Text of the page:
Las Vegas has a little bit of a problem with younger generations. It has been written about a number of times in recent years with regard to millennials, and the problems are likely to be the same with Gen Z. The bottom line is simple: Millennials just aren’t as drawn to casinos as members of preceding generations. Some find the venues depressing; some find the games dull or unfair. But by and large, millennials aren’t inclined to play.
Vegas is working on a few ways to combat this problem, and they have clear potential. But ultimately, we believe Bitcoin gaming may be a helpful solution as well.
Before we get to why, let’s look at a what’s already being attempted. One possible fix that Vegas has been working on is the use of more traditional video games in casinos. Broadly speaking, the video game market is in excellent shape. We cited a report by Technavio in November of 2020 indicating 12% CAGR between then and 2024, and it’s fair to say that this growth will be fueled largely by younger generations. Millennials have no issue with gaming. They just don’t love casino games specifically.
Given this information, there’s some logic to the Vegas theory that building gambling components into conventional, skill-based games might attract millennials. The opportunity to sit down at the MGM Grand and bet on Super Smash Bros. or Fortnite would likely draw crowds of young gamers, while slot and video poker machines gathered dust on the side. But as of now this is basically just a concept that’s been floated for a few years without any significant progress.
The powers behind the Las Vegas resorts are also working on attractions beyond their gaming floors that appeal to younger visitors. Chicago Tribune outlined some Vegas efforts to lure millennials specifically, and in addition to noting the push toward more conventional gaming, highlighted things like modern nightclubs and urban zip-lining. These examples speak to the gradual transformation of Vegas into something of an adult amusement park — a destination full of rides, thrills, entertainment venues, themes bars and restaurants and the like. Calling it Disney World for grown-ups isn’t a huge stretch at this point.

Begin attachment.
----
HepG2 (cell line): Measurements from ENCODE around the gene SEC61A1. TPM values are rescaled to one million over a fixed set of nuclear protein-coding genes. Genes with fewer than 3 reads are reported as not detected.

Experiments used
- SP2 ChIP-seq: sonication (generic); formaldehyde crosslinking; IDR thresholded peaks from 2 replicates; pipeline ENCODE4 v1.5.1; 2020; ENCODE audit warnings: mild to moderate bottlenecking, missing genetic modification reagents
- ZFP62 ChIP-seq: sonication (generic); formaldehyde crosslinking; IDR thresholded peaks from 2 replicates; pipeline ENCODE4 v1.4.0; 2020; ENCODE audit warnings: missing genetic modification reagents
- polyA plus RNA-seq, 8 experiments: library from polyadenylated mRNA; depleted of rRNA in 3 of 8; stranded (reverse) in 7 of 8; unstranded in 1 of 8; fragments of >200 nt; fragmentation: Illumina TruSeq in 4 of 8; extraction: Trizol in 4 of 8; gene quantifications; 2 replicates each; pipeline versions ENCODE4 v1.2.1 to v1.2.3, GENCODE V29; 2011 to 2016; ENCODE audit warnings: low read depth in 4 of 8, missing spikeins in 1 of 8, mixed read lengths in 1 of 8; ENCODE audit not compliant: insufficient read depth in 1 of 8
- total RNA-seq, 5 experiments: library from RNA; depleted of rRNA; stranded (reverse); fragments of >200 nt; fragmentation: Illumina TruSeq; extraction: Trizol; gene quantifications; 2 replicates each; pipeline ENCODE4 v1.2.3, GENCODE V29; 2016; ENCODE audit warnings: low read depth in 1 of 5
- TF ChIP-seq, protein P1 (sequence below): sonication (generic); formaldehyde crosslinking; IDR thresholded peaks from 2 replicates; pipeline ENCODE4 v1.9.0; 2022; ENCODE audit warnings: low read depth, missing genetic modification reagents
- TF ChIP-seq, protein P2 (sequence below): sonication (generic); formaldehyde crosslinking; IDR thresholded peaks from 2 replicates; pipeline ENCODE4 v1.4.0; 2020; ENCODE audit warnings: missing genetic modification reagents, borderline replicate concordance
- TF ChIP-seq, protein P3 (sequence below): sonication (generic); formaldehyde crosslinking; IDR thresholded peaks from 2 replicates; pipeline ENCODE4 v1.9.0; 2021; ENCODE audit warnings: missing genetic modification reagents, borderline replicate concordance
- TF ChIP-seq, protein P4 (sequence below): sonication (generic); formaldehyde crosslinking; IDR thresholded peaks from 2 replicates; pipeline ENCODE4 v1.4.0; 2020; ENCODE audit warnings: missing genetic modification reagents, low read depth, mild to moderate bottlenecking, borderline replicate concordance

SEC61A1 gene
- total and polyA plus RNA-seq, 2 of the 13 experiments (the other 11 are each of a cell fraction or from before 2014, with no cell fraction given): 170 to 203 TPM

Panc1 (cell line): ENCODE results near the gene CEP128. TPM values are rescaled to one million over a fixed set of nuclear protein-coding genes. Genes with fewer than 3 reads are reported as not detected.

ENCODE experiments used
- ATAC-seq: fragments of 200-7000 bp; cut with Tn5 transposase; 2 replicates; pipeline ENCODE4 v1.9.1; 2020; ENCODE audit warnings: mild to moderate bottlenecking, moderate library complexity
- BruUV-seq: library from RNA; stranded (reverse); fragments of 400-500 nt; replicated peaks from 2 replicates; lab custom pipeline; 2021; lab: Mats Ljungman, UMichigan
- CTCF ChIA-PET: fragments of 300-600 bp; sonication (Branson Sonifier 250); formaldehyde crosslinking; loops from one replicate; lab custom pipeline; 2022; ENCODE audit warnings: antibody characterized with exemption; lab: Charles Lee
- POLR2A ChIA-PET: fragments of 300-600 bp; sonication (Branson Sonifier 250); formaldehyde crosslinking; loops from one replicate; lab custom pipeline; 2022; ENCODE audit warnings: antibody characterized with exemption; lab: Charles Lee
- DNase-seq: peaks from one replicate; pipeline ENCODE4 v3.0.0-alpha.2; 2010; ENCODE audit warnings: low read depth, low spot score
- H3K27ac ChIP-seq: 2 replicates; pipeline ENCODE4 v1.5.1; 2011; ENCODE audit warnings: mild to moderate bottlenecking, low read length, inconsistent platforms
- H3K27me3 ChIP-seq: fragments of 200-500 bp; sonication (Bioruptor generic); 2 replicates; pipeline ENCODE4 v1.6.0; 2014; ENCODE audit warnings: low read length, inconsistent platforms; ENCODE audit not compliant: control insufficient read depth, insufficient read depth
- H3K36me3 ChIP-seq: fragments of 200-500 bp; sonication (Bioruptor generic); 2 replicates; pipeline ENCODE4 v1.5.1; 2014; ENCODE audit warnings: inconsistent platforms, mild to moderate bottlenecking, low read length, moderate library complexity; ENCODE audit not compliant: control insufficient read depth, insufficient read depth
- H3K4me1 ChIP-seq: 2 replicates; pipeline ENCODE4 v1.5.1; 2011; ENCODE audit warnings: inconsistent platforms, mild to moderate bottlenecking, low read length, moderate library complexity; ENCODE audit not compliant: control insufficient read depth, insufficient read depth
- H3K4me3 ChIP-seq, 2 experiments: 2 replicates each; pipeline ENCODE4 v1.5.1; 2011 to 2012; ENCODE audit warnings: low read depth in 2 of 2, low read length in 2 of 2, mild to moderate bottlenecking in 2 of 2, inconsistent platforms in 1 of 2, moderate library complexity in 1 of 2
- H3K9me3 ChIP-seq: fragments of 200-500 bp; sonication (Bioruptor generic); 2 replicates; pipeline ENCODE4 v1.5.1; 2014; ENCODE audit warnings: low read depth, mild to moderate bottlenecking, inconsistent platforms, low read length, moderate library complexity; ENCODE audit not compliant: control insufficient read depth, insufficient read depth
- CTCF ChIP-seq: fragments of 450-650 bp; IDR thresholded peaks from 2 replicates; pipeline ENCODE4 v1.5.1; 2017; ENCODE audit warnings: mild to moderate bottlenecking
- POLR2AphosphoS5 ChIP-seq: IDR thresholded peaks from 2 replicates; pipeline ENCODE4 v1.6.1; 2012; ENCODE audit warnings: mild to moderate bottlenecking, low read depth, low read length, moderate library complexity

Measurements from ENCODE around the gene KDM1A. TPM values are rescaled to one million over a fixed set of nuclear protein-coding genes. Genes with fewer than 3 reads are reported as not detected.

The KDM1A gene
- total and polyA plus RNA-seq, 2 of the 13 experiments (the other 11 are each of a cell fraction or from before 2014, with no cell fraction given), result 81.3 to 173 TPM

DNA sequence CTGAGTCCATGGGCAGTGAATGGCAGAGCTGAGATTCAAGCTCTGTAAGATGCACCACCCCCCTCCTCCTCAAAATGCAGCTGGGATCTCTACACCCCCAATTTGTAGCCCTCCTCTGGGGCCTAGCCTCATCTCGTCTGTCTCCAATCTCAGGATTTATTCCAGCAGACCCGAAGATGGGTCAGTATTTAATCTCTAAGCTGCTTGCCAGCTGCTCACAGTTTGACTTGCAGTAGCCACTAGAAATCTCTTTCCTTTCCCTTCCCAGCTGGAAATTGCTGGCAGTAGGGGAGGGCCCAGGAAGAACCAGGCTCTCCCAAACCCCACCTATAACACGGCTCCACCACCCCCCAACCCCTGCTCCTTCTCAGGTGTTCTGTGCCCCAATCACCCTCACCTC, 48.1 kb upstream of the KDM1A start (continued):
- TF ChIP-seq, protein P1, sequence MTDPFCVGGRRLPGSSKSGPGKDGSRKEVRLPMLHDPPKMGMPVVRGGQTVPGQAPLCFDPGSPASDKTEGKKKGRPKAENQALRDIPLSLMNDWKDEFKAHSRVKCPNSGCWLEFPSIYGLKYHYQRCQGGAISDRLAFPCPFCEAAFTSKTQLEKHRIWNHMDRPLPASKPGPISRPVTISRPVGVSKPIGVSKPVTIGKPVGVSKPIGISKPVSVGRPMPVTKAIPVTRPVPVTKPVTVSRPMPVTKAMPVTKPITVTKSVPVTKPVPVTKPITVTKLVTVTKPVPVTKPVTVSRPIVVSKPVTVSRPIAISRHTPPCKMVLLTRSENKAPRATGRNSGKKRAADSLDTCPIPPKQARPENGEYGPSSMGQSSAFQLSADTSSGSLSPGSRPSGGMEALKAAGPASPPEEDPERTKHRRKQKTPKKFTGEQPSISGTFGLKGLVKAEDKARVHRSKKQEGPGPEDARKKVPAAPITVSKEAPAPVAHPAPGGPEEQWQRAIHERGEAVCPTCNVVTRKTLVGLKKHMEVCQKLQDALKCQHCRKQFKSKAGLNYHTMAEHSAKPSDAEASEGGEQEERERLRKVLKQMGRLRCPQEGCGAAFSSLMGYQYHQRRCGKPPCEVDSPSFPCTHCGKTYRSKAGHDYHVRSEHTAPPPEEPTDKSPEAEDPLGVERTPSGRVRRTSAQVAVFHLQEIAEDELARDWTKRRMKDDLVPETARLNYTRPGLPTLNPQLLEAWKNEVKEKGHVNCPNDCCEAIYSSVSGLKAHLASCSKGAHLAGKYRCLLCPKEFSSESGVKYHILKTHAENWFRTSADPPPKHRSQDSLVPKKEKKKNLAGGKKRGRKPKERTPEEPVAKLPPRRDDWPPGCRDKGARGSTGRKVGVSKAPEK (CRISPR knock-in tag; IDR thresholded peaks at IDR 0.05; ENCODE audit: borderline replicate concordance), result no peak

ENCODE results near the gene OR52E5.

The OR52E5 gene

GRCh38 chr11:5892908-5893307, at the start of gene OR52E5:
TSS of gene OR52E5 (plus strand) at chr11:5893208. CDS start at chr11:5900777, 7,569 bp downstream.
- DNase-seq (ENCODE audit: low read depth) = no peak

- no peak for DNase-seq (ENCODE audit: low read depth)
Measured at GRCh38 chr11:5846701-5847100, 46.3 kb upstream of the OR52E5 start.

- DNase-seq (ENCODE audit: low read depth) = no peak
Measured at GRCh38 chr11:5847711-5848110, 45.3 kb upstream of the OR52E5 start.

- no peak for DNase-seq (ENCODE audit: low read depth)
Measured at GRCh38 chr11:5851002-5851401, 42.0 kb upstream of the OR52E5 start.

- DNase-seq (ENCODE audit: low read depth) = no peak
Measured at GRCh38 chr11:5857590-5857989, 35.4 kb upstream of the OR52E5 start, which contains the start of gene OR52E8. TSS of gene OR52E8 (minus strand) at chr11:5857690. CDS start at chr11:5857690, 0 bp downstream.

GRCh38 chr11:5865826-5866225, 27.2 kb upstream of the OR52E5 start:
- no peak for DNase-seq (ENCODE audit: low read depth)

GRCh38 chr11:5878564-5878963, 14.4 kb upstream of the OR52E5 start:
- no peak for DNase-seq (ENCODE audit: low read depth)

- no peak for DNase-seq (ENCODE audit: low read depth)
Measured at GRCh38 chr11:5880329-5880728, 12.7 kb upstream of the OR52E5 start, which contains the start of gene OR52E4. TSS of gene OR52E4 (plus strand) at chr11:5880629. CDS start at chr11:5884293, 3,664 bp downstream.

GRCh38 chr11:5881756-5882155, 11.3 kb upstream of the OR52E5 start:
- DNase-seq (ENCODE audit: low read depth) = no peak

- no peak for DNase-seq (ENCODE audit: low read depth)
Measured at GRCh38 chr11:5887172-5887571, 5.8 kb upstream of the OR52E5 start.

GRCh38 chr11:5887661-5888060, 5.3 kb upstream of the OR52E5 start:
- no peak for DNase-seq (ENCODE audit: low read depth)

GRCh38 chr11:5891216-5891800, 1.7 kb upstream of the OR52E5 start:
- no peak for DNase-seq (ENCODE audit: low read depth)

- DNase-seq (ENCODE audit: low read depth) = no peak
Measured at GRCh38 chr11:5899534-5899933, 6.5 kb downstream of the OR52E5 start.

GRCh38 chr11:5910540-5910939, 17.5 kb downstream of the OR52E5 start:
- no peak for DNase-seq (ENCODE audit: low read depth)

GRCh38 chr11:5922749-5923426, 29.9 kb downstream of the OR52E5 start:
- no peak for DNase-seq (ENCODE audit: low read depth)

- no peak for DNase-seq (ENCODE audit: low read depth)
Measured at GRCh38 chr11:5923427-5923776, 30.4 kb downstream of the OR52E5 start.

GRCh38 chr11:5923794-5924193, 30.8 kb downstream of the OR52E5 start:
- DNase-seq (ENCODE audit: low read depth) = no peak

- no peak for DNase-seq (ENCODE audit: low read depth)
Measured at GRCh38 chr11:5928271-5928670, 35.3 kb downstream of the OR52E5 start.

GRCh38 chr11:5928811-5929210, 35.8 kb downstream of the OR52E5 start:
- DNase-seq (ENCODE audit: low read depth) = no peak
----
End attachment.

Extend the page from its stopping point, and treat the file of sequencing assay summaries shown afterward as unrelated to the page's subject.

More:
To some extent this effort to make Vegas about more than its casino games is progressing organically as well. There is an interesting Poker.org write-up on things to do in Vegas that manages to list a number of things we specifically associate with young people (and perhaps millennials specifically). These include nearby hiking opportunities, live sports, live music downtown, a German brewhouse, and even an elaborate breakfast spot (those millennials really do love their brunch). These are the kinds of things millennials tend to be drawn to almost magnetically while traveling, and Vegas has them all. The more they’re highlighted, the more younger generations may choose to visit the city (and, naturally, provide it with revenue).
All of these efforts have the potential to pay off. In fact, the stability of Vegas’s tourism numbers (before the pandemic at least) indicate that they may already be paying off. But if the goal is specifically to attract millennials (and Gen-Zers), there’s a chance that Bitcoin could wind up being a secret weapon.
Earlier this year, a Bloomberg article about a new patent suggested that gamblers could soon “use Bitcoin at slot machines.” To be clear, this suggestion was referring to in-person casino gaming, as opposed to online play, where Bitcoin is already in use at certain platforms. It is largely just an idea at this stage, but the potential is clear. Even a small number of slots and video poker machines accepting Bitcoin in each Vegas casino would likely become major attractions specifically for younger generations. Millennials and Gen-Zers are far and away the most interested in and familiar with cryptocurrency. And the chance to use and potentially win Bitcoin via casino gaming may just generate interest where nothing else would.
Time will tell if this actually comes to pass. But Bitcoin may prove to be a surprisingly strong tool in Vegas’s battle for youth attention.